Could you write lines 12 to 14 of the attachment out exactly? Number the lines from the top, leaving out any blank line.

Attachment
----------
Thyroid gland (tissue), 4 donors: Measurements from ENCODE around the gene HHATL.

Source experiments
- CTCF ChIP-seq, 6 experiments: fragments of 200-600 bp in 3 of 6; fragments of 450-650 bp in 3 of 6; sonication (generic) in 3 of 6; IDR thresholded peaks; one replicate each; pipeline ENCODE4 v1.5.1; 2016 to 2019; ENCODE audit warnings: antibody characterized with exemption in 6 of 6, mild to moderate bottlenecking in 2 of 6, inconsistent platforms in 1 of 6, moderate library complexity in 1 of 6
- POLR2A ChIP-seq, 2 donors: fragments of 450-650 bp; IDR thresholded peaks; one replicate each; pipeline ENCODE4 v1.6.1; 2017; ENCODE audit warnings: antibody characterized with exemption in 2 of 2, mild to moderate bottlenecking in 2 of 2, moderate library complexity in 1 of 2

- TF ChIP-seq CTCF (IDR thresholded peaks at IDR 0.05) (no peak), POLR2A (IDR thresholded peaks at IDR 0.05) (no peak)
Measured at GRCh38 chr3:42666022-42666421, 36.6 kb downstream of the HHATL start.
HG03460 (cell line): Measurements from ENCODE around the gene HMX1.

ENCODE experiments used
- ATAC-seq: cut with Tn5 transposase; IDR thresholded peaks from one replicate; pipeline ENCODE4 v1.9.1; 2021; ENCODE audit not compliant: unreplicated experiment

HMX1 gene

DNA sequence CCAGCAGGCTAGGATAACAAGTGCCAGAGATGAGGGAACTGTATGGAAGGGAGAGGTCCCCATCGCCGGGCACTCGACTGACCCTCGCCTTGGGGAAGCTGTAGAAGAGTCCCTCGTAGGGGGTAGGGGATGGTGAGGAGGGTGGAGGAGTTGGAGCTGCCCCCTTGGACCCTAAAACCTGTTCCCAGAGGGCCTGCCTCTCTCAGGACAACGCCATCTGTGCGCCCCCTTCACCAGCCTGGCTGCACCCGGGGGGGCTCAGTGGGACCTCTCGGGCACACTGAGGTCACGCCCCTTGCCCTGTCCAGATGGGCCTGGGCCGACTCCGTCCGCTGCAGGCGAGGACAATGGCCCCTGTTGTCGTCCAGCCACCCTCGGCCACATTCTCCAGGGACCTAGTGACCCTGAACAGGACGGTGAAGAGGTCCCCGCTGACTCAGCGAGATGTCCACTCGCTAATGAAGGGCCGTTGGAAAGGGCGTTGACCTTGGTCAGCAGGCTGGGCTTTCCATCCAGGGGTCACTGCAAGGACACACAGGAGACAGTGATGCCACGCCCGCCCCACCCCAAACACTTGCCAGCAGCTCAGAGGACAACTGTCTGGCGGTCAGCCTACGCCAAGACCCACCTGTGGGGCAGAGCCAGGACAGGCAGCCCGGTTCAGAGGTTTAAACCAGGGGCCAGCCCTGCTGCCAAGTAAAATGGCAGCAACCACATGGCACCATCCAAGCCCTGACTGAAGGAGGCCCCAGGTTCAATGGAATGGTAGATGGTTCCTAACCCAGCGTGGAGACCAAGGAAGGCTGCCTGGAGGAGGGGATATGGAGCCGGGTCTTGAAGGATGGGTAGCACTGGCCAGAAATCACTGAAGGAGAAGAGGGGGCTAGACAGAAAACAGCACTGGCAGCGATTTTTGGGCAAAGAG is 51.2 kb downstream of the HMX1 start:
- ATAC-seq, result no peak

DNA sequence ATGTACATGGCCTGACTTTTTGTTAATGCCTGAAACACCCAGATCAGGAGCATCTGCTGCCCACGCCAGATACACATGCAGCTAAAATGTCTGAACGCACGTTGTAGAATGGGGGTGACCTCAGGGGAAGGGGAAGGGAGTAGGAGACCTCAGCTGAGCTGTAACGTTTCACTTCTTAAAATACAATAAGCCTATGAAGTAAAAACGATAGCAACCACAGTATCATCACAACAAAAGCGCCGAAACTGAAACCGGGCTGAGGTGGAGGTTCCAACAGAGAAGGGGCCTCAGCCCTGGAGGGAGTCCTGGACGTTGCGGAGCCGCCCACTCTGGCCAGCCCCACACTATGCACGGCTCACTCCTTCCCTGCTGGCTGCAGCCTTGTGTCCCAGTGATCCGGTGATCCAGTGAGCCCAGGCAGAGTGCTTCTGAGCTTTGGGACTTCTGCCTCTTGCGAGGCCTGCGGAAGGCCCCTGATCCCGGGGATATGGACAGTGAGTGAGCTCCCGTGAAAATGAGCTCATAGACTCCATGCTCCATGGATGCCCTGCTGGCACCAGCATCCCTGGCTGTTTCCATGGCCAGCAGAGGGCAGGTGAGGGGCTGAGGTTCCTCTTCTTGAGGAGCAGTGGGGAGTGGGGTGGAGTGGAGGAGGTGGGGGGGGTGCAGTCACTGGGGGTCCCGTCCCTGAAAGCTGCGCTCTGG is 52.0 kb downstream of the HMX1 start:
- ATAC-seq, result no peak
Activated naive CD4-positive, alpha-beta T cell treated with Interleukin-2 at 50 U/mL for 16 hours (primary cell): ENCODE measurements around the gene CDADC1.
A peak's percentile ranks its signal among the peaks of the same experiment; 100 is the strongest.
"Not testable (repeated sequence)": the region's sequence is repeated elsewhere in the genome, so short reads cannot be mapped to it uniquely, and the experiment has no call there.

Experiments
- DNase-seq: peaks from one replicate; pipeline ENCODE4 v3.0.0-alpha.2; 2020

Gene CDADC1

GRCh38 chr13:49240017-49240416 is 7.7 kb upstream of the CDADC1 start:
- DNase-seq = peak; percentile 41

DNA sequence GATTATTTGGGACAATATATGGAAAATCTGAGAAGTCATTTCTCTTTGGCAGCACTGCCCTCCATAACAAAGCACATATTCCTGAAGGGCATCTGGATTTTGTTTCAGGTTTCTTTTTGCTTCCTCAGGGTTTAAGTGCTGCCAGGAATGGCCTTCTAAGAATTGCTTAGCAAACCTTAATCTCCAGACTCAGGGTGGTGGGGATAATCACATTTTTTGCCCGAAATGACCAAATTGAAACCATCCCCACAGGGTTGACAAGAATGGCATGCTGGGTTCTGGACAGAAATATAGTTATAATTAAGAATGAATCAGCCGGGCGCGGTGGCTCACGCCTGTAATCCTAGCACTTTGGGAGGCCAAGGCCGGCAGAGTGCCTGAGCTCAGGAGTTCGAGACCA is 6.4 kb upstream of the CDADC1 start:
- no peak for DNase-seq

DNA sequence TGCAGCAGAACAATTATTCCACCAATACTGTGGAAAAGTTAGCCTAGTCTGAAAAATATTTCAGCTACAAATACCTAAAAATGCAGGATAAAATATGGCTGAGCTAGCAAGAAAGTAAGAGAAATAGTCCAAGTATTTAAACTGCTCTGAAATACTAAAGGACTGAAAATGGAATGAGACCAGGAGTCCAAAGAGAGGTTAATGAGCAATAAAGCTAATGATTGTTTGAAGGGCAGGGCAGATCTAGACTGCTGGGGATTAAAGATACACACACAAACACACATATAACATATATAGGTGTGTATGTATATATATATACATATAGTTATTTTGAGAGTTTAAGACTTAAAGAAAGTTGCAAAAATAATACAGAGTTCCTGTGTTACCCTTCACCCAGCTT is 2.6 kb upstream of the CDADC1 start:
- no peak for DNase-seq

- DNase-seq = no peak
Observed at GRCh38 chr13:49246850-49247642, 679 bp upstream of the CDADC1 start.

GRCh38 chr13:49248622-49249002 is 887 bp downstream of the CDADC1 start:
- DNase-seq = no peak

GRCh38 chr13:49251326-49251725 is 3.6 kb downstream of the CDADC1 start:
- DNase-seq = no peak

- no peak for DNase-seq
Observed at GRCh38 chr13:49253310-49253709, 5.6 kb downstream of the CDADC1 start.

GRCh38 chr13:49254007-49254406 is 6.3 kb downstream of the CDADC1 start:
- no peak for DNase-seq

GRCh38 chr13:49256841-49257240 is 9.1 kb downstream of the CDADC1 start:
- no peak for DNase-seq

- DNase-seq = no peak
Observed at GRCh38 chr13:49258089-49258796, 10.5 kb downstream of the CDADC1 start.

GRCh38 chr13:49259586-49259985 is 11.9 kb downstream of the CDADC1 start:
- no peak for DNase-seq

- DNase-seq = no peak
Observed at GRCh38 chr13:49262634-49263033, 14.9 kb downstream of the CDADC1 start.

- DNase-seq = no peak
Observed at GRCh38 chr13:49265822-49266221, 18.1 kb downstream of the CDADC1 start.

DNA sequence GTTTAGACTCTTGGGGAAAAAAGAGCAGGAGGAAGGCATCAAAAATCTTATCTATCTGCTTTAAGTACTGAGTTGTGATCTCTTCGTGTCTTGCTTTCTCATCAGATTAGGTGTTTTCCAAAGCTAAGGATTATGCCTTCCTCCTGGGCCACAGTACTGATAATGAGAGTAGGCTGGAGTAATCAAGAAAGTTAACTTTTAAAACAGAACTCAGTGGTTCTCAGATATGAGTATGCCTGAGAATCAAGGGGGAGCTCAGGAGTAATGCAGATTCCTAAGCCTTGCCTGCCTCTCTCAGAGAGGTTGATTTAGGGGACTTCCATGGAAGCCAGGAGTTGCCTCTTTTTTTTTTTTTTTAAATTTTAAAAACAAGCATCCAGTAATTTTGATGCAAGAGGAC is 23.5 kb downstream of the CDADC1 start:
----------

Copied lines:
- ATAC-seq, result no peak

DNA sequence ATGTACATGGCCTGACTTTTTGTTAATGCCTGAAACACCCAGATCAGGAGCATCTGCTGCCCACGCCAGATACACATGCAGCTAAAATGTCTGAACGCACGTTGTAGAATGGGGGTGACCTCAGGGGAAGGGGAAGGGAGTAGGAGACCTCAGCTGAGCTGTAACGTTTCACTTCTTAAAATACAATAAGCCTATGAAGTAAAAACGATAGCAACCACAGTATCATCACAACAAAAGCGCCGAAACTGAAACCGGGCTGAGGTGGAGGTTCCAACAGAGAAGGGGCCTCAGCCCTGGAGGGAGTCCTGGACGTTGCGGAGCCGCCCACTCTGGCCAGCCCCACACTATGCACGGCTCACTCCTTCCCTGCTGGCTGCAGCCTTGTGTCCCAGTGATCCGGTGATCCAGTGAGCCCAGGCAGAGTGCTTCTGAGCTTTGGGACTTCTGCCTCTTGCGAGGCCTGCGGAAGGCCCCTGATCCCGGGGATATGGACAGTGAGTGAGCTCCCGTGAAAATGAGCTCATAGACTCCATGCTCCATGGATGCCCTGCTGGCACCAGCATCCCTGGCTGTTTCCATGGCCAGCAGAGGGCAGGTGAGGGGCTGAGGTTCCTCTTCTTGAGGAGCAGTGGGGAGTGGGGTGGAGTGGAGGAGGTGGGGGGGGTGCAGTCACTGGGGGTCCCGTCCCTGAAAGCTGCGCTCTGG is 52.0 kb downstream of the HMX1 start:
- ATAC-seq, result no peak